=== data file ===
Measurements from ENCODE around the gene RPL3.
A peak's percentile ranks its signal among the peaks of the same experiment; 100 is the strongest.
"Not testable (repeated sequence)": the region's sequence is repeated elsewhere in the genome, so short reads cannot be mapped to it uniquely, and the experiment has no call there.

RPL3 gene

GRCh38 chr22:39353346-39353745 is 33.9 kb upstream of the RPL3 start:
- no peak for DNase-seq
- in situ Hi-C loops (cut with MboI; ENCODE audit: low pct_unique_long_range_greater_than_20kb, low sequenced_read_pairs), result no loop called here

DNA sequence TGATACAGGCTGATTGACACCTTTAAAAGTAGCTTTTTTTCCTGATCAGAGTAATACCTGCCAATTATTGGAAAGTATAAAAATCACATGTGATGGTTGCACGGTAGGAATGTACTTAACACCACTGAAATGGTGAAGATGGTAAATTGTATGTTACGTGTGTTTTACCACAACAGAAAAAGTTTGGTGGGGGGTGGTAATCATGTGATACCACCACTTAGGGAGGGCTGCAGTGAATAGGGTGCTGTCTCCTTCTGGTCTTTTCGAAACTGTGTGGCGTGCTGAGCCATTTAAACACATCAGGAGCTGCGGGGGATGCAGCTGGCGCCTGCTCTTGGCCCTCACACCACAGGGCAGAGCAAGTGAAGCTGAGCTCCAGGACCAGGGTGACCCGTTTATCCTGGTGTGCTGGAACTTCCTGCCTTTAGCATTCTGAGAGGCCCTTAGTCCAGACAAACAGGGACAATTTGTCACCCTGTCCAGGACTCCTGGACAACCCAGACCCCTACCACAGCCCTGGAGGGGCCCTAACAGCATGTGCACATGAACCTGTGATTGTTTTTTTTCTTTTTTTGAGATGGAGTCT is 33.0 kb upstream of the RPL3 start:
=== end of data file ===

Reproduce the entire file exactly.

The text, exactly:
Measurements from ENCODE around the gene RPL3.
A peak's percentile ranks its signal among the peaks of the same experiment; 100 is the strongest.
"Not testable (repeated sequence)": the region's sequence is repeated elsewhere in the genome, so short reads cannot be mapped to it uniquely, and the experiment has no call there.

RPL3 gene

GRCh38 chr22:39353346-39353745 is 33.9 kb upstream of the RPL3 start:
- no peak for DNase-seq
- in situ Hi-C loops (cut with MboI; ENCODE audit: low pct_unique_long_range_greater_than_20kb, low sequenced_read_pairs), result no loop called here

DNA sequence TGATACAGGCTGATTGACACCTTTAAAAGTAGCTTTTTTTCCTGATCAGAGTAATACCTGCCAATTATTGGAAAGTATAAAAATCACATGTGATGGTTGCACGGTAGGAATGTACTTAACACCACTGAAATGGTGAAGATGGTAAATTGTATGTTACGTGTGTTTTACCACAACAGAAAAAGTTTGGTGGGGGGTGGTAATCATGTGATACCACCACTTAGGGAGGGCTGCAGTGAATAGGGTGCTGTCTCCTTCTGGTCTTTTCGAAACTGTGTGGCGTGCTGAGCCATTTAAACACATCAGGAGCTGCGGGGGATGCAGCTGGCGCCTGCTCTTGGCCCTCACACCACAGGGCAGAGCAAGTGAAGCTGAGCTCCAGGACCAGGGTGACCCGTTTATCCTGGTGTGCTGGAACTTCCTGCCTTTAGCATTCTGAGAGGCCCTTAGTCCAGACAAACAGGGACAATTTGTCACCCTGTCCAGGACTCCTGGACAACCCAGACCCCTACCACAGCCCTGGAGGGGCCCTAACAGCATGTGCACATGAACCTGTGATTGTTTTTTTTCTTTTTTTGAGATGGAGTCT is 33.0 kb upstream of the RPL3 start: